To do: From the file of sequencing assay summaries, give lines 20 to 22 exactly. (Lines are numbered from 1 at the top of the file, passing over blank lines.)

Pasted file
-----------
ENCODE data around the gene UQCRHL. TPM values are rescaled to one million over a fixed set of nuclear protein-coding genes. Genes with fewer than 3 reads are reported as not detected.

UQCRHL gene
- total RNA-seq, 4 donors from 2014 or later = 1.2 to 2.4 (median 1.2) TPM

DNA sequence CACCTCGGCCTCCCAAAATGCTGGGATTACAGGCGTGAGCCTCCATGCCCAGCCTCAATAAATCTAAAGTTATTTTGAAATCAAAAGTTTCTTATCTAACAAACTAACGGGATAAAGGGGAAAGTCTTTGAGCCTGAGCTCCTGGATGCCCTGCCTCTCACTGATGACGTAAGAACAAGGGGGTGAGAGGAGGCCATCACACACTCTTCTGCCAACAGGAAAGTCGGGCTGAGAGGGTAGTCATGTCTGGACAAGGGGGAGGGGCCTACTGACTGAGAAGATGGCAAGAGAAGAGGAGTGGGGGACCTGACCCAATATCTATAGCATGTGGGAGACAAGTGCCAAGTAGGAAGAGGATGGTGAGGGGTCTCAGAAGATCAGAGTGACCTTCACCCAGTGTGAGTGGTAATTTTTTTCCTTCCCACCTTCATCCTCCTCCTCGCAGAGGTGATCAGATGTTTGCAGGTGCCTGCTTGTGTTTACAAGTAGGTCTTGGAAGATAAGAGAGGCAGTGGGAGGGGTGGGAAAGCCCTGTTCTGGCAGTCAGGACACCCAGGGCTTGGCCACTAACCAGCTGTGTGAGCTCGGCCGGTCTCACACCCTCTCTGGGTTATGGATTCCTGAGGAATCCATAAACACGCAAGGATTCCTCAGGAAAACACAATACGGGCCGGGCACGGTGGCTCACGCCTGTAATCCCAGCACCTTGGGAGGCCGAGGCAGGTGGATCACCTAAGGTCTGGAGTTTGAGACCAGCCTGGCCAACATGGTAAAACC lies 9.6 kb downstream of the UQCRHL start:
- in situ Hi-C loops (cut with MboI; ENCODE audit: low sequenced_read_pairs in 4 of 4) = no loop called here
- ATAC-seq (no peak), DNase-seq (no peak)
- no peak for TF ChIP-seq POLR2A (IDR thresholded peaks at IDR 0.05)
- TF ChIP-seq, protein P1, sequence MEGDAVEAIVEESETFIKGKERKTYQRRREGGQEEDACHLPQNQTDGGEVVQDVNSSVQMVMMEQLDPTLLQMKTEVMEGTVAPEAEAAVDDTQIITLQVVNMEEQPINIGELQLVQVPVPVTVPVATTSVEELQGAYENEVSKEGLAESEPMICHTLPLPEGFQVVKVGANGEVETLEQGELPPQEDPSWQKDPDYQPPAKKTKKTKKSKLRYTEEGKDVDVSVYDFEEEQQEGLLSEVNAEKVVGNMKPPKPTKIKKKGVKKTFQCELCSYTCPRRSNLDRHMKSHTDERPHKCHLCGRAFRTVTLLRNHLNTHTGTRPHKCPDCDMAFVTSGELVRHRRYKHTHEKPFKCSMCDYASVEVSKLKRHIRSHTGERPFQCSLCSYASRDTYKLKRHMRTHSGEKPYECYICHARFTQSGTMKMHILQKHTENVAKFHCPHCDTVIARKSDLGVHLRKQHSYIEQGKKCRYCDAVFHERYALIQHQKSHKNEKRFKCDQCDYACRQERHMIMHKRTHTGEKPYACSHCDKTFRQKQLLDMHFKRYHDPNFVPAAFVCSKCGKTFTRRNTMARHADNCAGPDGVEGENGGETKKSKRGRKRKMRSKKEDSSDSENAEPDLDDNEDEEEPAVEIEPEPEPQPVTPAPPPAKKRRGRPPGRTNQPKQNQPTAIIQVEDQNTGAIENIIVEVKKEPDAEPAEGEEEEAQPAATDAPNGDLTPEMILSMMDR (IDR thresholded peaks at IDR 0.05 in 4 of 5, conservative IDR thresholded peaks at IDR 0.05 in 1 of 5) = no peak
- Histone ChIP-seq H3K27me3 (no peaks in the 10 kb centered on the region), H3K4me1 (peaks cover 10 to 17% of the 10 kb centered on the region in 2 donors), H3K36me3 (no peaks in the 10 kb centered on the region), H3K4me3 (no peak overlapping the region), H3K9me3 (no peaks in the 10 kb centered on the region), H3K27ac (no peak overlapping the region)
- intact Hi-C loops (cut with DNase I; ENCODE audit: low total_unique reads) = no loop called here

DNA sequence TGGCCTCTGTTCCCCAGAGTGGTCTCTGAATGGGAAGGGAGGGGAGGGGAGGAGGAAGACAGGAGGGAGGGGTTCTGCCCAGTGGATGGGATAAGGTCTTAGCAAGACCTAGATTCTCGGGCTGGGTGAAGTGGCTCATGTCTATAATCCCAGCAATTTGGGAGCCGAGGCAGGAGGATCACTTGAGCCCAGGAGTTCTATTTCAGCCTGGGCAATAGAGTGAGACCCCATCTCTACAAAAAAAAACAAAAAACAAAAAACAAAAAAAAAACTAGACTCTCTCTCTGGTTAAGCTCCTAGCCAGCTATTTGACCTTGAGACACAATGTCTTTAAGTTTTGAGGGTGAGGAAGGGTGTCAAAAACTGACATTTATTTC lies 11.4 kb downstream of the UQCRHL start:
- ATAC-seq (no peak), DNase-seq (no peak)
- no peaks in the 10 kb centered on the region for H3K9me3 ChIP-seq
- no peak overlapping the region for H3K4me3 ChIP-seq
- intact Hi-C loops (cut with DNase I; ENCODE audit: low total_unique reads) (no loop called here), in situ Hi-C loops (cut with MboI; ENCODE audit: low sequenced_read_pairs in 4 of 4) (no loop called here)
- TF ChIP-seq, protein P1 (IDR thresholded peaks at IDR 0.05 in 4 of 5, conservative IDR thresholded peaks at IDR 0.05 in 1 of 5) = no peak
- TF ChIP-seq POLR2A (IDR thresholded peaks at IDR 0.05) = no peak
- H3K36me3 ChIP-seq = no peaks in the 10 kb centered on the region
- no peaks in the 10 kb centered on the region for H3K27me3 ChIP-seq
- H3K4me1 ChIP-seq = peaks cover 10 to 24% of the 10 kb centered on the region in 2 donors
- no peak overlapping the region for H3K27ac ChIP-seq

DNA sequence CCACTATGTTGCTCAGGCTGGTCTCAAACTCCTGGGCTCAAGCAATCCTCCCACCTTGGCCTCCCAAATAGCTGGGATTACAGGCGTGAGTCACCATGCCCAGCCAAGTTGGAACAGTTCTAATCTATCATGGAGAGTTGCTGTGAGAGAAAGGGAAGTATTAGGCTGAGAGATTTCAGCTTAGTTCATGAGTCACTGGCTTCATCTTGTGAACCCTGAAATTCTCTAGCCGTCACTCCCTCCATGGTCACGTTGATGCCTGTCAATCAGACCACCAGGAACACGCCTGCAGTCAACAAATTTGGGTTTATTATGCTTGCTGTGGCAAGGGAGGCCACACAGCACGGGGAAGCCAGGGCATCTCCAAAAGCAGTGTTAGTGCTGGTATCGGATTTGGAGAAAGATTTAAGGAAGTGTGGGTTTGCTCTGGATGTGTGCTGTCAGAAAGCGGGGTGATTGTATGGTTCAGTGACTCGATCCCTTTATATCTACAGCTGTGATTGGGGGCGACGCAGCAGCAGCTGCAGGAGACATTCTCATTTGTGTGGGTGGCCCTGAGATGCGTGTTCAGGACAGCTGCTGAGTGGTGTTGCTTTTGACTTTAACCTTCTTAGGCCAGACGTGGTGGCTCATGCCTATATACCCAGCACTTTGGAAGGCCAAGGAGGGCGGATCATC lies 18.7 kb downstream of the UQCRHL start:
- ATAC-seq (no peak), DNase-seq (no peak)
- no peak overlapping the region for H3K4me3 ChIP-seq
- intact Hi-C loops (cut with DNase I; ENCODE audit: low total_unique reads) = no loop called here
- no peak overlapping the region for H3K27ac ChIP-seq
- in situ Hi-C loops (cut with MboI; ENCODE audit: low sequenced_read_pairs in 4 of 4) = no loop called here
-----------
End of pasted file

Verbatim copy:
- H3K4me1 ChIP-seq = peaks cover 10 to 24% of the 10 kb centered on the region in 2 donors
- no peak overlapping the region for H3K27ac ChIP-seq

DNA sequence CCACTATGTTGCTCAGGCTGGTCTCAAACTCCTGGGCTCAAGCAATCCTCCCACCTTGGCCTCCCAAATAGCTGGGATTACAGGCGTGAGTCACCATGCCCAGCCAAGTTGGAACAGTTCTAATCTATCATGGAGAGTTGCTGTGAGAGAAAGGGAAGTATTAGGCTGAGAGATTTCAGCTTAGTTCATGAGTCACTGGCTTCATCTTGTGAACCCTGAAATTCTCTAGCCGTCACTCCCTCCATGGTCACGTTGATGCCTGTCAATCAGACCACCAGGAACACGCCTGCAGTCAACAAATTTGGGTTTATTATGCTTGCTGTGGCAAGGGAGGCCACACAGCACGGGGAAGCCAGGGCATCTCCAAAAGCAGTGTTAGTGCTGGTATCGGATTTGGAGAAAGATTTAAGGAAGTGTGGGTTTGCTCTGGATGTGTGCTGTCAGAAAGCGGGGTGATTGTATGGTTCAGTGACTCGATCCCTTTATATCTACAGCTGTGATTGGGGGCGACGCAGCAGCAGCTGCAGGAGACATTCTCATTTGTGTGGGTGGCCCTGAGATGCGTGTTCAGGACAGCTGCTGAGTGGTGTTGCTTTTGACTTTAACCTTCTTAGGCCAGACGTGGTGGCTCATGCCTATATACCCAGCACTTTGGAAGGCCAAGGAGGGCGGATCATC lies 18.7 kb downstream of the UQCRHL start: